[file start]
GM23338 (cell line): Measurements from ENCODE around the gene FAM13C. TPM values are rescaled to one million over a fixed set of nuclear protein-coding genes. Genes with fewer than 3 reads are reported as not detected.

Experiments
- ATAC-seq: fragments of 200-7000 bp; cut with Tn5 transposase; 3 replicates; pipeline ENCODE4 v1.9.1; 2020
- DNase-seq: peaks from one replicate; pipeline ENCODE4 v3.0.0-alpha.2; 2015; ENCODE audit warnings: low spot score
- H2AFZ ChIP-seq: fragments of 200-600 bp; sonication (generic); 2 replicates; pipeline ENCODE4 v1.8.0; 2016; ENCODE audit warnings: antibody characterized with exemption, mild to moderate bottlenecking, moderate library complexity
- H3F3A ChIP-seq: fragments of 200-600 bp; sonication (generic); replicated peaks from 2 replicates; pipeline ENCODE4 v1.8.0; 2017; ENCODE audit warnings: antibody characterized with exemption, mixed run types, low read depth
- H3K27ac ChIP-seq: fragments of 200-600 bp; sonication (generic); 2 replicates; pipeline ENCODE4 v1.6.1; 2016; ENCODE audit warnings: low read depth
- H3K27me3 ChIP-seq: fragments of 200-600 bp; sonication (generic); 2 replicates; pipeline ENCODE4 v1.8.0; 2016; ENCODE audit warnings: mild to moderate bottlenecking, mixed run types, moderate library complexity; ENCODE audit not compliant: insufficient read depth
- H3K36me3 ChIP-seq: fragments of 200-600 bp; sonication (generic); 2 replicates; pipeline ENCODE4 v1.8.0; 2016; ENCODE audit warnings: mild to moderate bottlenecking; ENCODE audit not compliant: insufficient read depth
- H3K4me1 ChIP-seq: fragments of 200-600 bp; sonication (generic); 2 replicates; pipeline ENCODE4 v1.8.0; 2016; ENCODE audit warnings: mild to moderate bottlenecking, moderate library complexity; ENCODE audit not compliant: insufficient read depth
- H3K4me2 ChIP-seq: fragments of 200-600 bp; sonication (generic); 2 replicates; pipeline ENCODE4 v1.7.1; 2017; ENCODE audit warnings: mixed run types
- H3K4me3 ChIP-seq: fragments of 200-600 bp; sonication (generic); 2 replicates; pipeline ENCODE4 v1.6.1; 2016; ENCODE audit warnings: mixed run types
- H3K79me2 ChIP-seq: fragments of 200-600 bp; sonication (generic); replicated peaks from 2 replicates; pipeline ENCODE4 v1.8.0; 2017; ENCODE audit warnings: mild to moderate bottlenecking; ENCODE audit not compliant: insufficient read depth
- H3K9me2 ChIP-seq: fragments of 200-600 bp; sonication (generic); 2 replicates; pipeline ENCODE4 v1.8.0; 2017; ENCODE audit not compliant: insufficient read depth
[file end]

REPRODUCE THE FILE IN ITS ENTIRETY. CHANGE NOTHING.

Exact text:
GM23338 (cell line): Measurements from ENCODE around the gene FAM13C. TPM values are rescaled to one million over a fixed set of nuclear protein-coding genes. Genes with fewer than 3 reads are reported as not detected.

Experiments
- ATAC-seq: fragments of 200-7000 bp; cut with Tn5 transposase; 3 replicates; pipeline ENCODE4 v1.9.1; 2020
- DNase-seq: peaks from one replicate; pipeline ENCODE4 v3.0.0-alpha.2; 2015; ENCODE audit warnings: low spot score
- H2AFZ ChIP-seq: fragments of 200-600 bp; sonication (generic); 2 replicates; pipeline ENCODE4 v1.8.0; 2016; ENCODE audit warnings: antibody characterized with exemption, mild to moderate bottlenecking, moderate library complexity
- H3F3A ChIP-seq: fragments of 200-600 bp; sonication (generic); replicated peaks from 2 replicates; pipeline ENCODE4 v1.8.0; 2017; ENCODE audit warnings: antibody characterized with exemption, mixed run types, low read depth
- H3K27ac ChIP-seq: fragments of 200-600 bp; sonication (generic); 2 replicates; pipeline ENCODE4 v1.6.1; 2016; ENCODE audit warnings: low read depth
- H3K27me3 ChIP-seq: fragments of 200-600 bp; sonication (generic); 2 replicates; pipeline ENCODE4 v1.8.0; 2016; ENCODE audit warnings: mild to moderate bottlenecking, mixed run types, moderate library complexity; ENCODE audit not compliant: insufficient read depth
- H3K36me3 ChIP-seq: fragments of 200-600 bp; sonication (generic); 2 replicates; pipeline ENCODE4 v1.8.0; 2016; ENCODE audit warnings: mild to moderate bottlenecking; ENCODE audit not compliant: insufficient read depth
- H3K4me1 ChIP-seq: fragments of 200-600 bp; sonication (generic); 2 replicates; pipeline ENCODE4 v1.8.0; 2016; ENCODE audit warnings: mild to moderate bottlenecking, moderate library complexity; ENCODE audit not compliant: insufficient read depth
- H3K4me2 ChIP-seq: fragments of 200-600 bp; sonication (generic); 2 replicates; pipeline ENCODE4 v1.7.1; 2017; ENCODE audit warnings: mixed run types
- H3K4me3 ChIP-seq: fragments of 200-600 bp; sonication (generic); 2 replicates; pipeline ENCODE4 v1.6.1; 2016; ENCODE audit warnings: mixed run types
- H3K79me2 ChIP-seq: fragments of 200-600 bp; sonication (generic); replicated peaks from 2 replicates; pipeline ENCODE4 v1.8.0; 2017; ENCODE audit warnings: mild to moderate bottlenecking; ENCODE audit not compliant: insufficient read depth
- H3K9me2 ChIP-seq: fragments of 200-600 bp; sonication (generic); 2 replicates; pipeline ENCODE4 v1.8.0; 2017; ENCODE audit not compliant: insufficient read depth